The organizations’ campaign arms,
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Antonio Villaraigosa jumps into 2018 California governor’s race

Former Los Angeles Mayor Antonio Villaraigosa on Thursday began his 2018 bid for governor with a a new website, confirming his entrance into what is expected to be a competitive race.

After a three-year hiatus from the political limelight, Villaraigosa joins a heady field of candidates that is expected to grow larger in the months ahead.

The Democrat’s decision comes after months of relatively quiet, subtle moves to drift back the conscious of the California electorate, including an extended “listening tour” through the drought-ravaged Central Valley.
Though Villaraigosa remains a familiar political figure in California, he will face tough competition among fellow Democrats.

Longtime political rival Lt. Gov. Gavin Newsom,
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NICB: More Drivers Losing Their Cars by Leaving Their Keys

Thefts with keys up 31 percent since 2013

DES PLAINES, Ill. – Last year, a vehicle was reported stolen once every 45 seconds in the United States.  And one out of every eight thefts was a freebie for the thief.  There was a theft every six and one-half minutes where the driver left the keys or FOB inside.

It’s a growing problem according to the latest report from the National Insurance Crime Bureau (NICB).  The 57,096 thefts in 2015 amounted to a 22 percent increase over the previous year. Over the past three years, this kind of theft grew by 31 percent.

Since many people do not admit to leaving
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Sacramento could be among first to test fleet of self-driving vehicles

By Tony Bizjak – October 26, 2016

Self-driving robot cars will be coming soon to the streets of American cities. Exactly when is uncertain. But Sacramento city transportation officials are taking steps now to be ready when the revolution rolls in.

Sacramento will be among 16 select cites meeting next month to discuss ways to harness new technologies, including autonomous vehicles, as part of a new national study effort called the Smart Cities Collaborative.

“We definitely see the future of autonomous vehicles and want to wrap our arms around it and make sure it is safe and equitable for the city of Sacramento,” city planner Fedolia Harris said. “We want to
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Uber-owned driverless truck delivers 50,000 cans of beer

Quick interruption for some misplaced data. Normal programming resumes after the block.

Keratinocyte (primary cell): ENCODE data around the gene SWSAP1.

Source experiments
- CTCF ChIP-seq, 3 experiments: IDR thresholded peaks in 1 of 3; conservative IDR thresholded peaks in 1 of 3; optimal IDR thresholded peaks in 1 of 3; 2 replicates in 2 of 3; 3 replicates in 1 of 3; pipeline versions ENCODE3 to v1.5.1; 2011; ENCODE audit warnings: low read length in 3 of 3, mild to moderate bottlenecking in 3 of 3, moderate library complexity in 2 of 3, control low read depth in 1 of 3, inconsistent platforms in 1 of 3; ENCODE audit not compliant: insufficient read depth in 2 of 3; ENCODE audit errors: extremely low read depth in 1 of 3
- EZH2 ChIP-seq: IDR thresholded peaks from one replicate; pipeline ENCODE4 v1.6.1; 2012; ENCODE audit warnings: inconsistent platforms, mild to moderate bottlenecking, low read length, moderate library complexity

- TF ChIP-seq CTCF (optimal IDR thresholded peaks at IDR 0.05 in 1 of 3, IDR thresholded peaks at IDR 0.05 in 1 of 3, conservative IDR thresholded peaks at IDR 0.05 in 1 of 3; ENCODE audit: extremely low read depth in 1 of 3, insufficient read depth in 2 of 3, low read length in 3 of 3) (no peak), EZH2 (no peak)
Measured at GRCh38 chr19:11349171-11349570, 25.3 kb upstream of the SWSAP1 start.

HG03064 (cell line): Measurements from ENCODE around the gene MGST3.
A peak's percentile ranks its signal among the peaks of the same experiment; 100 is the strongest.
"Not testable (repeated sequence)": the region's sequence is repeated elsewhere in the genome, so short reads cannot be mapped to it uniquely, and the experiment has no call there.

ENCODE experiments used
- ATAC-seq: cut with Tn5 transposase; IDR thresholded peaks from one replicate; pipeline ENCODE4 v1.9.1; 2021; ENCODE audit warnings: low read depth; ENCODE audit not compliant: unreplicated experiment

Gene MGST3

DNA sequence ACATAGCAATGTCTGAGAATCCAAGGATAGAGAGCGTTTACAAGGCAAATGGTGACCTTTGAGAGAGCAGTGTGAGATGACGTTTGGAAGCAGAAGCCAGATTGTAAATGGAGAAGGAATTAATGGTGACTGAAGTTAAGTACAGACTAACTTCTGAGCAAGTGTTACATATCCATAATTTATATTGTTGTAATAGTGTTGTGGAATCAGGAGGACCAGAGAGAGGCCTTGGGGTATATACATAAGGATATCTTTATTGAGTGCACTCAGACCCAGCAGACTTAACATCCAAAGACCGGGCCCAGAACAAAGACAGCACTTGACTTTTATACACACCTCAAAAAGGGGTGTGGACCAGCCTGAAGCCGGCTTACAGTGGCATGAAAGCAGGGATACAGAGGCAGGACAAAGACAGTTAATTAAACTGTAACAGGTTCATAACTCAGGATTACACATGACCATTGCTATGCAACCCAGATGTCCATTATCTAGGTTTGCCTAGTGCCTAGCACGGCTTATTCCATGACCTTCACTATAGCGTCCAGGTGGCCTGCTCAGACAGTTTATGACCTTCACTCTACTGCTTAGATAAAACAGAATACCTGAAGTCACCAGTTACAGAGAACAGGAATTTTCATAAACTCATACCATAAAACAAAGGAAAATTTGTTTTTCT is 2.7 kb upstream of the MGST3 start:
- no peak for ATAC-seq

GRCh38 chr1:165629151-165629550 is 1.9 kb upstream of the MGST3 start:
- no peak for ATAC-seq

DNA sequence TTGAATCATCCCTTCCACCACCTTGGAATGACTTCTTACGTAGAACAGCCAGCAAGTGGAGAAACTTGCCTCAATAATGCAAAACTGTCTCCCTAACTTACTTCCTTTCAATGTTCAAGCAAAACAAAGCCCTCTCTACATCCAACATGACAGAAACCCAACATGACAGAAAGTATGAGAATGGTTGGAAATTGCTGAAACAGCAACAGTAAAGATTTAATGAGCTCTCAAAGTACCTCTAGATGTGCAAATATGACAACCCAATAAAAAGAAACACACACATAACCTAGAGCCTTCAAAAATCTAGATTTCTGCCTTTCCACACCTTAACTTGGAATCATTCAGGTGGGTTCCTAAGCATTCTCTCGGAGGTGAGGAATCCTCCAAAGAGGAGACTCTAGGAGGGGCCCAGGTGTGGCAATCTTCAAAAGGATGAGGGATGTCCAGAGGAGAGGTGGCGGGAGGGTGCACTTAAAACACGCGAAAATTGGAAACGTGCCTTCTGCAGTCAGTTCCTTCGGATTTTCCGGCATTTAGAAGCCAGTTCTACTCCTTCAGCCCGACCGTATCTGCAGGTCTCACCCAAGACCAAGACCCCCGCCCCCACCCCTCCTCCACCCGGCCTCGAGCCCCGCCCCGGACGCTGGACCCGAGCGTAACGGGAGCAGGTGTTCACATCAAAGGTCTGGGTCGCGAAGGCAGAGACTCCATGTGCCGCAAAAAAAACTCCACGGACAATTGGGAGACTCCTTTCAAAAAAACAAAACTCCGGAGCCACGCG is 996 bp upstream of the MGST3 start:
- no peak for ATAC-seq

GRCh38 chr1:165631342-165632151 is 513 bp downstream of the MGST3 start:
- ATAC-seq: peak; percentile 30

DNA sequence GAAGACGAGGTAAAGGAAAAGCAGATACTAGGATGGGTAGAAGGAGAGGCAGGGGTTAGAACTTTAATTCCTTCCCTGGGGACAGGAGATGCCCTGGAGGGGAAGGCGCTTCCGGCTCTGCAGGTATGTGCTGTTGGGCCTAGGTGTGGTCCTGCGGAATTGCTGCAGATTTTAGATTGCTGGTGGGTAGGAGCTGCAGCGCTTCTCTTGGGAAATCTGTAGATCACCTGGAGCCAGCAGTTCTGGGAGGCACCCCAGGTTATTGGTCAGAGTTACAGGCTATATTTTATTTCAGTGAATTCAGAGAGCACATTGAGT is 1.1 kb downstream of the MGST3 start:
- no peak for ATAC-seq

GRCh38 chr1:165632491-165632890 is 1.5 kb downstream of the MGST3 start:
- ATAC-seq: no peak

By Melanie Zanona – 10/25/16 02:07 PM EDT

A self-driving truck loaded with 50,000 cans of Budweiser beer has made its first delivery without a driver behind the wheel.

Uber teamed up with Anheuser-Busch InBev for the delivery, which the companies say is the first-ever commercial shipment made by a driverless truck, according to Bloomberg News.

The tractor-trailer drove 120 miles down a preprogrammed route on Colorado’s I-25 highway with a police vehicle traveling behind it. The truck’s human driver remained in the sleeper cab during the journey.

Uber acquired Otto, an autonomous trucking company, this summer as part of the ride-hailing firm’s aggressive push to expand its business.

Although self-driving trucking is still
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When your driverless car crashes, who will be responsible? The answer remains unclear.

By Hope Reese: September 7, 2016

By 2021, major automakers—as well as tech companies like Google, Baidu, and Apple—are likely to unveil some form of autonomous driving capability. In Pittsburgh, Uber is now offering the public a chance to hail a ride in their self-driving fleet. And as we see more driverless cars on the road, the burden of driving will shift away from human drivers and onto the machine. The issue of liability is going to play an important role in the advance of driverless vehicles—especially how fast and how widely the movement takes shape.

When it comes to safety, the move towards fully-autonomous technology is a positive development. A report